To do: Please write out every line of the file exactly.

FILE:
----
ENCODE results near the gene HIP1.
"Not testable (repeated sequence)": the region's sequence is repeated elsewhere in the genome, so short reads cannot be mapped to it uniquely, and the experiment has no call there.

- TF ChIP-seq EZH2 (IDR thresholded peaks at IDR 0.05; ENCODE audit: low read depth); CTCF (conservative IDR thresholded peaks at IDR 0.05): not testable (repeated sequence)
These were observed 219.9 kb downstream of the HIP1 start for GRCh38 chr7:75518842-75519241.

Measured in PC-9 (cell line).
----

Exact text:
ENCODE results near the gene HIP1.
"Not testable (repeated sequence)": the region's sequence is repeated elsewhere in the genome, so short reads cannot be mapped to it uniquely, and the experiment has no call there.

- TF ChIP-seq EZH2 (IDR thresholded peaks at IDR 0.05; ENCODE audit: low read depth); CTCF (conservative IDR thresholded peaks at IDR 0.05): not testable (repeated sequence)
These were observed 219.9 kb downstream of the HIP1 start for GRCh38 chr7:75518842-75519241.

Measured in PC-9 (cell line).